WASHINGTON – The news out of China this week was bleak: Two more major international media companies – the London-based Guardian and The Washington Post – were added to the nation's Great Firewall, blocked on the internet to the country's 1.4 billion citizens as part of a crackdown on dissent by President Xi Jinping.

The ongoing fade-out of public information coincided with the 30th anniversary this month of the bloodshed of the Tiananmen Square protests, a free speech demonstration that the Communist Party crushed with military force as the world watched in horror.

On Saturday, in Washington, President Donald Trump had a message: The Washington Post, CNN and NBC were, he wrote on Twitter, "Fake and Corrupt News Media." The New York Times and CNN are "truly The Enemy of the People!" MSNBC, which he called "the opposition," was broadcasting "such lies, almost everything they were saying was the opposite of the truth."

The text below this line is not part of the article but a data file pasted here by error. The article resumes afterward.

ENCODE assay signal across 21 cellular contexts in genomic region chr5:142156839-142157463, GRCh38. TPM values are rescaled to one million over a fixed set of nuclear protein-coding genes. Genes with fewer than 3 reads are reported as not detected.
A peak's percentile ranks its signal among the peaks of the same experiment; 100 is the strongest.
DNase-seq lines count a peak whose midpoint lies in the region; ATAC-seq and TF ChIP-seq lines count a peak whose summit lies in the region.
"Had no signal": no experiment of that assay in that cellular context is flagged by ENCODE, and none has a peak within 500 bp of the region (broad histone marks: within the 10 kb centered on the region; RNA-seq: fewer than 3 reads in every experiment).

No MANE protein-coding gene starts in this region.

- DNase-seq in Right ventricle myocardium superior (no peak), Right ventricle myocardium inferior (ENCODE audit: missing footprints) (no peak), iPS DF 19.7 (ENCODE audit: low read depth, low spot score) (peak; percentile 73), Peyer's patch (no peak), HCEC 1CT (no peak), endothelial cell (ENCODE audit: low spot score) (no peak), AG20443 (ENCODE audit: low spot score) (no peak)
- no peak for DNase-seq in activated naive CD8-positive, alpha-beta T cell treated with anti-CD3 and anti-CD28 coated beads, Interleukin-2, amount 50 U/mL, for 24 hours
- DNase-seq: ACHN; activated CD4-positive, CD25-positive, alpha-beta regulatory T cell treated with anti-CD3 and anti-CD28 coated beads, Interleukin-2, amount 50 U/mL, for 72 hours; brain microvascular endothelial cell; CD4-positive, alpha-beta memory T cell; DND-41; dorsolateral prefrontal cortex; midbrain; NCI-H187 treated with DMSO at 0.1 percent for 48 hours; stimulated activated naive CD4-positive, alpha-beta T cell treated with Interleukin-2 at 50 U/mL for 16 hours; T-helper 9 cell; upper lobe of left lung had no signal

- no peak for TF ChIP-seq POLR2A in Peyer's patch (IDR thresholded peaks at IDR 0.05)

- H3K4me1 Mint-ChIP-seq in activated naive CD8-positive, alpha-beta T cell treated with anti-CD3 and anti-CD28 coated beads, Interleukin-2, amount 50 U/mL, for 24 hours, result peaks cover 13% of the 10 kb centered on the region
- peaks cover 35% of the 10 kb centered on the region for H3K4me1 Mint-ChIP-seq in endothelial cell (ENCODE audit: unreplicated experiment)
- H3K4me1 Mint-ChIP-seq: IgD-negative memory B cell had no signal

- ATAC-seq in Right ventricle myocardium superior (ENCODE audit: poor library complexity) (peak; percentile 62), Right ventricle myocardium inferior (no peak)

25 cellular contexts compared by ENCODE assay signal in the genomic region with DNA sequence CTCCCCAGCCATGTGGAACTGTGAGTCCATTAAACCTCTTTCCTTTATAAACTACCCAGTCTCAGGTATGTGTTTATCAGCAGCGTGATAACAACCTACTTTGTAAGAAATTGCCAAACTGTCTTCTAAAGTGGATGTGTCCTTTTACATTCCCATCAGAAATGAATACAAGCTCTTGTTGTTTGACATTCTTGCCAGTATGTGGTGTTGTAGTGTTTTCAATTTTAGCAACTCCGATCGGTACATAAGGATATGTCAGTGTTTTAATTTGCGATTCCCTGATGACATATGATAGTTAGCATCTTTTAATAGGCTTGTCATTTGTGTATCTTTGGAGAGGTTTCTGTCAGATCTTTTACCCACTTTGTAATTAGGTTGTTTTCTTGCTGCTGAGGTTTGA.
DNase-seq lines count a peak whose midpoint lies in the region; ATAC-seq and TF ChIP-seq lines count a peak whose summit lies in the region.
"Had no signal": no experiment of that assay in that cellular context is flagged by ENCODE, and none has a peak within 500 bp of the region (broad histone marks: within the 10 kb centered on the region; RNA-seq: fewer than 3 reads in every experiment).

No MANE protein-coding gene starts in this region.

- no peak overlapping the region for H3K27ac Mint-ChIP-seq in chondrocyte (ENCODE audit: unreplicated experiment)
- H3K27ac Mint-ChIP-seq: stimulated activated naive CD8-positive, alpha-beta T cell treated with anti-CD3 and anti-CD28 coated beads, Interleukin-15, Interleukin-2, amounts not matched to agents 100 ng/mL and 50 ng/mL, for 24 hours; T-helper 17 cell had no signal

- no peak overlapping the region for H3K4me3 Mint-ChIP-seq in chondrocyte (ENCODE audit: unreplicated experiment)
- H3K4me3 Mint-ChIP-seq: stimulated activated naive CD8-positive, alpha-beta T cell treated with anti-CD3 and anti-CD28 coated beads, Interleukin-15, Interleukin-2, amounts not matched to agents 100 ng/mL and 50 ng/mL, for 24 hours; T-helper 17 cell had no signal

"I know it is not at all 'Presidential' to hit back at the Corrupt Media, or people who work for the Corrupt Media, when they make false statements about me or the Trump Administration," Trump declared in another tweet. "Problem is, if you don't hit back, people believe the Fake News is true. So we'll hit back!"

Trump's tweetstorm against the press corps over the past three days, apparently sparked by his belief that he was not getting enough credit for an immigration deal with Mexico, was nothing new. The incendiary words were so routine that the president, after discounting a Times story on the deal as "false," took his motorcade to Trump National Golf Club in Sterling, Virginia, for five hours of rest and relaxation.

But the president's hostility toward freedom of the press in the United States again stood as a striking companion to the antagonism that authoritarian regimes display toward the free flow of information. Trump's tweets came as an estimated 1 million people in Hong Kong took to the streets to protest a new extradition law announced by the Communist Party, fearing further erosion of the one-country, two-systems autonomy that has existed since the British returned control of the island to Beijing in 1997.

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